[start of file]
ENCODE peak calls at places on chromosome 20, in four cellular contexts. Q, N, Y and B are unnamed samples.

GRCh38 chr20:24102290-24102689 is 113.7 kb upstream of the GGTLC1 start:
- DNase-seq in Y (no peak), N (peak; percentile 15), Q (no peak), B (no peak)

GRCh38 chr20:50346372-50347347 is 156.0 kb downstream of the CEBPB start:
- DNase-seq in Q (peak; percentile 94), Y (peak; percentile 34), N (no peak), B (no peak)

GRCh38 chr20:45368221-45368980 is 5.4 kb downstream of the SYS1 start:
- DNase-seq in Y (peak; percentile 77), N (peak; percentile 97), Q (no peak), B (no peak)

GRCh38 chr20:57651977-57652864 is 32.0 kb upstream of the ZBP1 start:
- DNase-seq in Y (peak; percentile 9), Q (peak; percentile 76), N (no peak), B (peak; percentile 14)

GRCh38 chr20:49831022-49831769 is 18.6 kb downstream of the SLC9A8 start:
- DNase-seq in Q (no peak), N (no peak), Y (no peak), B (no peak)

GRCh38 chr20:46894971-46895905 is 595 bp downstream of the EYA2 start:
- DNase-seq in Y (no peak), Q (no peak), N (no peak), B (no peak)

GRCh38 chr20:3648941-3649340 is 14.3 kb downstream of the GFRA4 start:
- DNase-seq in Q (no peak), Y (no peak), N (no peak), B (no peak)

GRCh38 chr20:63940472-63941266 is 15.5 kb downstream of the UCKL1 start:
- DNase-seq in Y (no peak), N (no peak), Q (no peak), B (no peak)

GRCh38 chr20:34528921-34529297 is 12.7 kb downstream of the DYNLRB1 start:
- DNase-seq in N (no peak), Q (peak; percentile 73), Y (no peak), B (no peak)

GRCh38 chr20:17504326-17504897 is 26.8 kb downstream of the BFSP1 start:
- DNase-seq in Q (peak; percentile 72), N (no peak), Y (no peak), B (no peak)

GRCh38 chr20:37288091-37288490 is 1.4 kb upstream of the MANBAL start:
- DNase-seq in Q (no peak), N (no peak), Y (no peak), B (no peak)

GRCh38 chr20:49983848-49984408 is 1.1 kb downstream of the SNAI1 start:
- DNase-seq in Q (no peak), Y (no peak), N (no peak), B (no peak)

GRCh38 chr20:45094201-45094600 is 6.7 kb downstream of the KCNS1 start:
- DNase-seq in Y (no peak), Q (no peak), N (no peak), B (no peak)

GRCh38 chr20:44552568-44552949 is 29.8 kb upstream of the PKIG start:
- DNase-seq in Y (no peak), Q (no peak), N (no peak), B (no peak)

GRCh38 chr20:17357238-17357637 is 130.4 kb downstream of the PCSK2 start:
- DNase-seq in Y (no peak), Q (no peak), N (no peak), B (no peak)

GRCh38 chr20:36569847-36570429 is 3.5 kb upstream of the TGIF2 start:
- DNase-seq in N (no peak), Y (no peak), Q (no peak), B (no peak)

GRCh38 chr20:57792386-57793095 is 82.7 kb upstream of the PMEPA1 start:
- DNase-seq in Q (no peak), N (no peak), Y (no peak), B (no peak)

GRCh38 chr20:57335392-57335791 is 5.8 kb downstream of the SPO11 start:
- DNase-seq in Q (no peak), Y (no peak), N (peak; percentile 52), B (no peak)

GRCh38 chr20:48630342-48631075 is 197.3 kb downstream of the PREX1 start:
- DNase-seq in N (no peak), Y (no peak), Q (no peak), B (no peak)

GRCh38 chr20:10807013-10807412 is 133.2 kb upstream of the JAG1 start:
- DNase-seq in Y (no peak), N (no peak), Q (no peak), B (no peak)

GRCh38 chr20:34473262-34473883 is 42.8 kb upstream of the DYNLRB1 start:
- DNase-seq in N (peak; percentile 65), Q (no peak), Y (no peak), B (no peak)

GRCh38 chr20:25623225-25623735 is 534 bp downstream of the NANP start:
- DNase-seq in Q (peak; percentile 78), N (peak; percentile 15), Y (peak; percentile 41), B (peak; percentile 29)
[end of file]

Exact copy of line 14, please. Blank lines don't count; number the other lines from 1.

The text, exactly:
GRCh38 chr20:3648941-3649340 is 14.3 kb downstream of the GFRA4 start: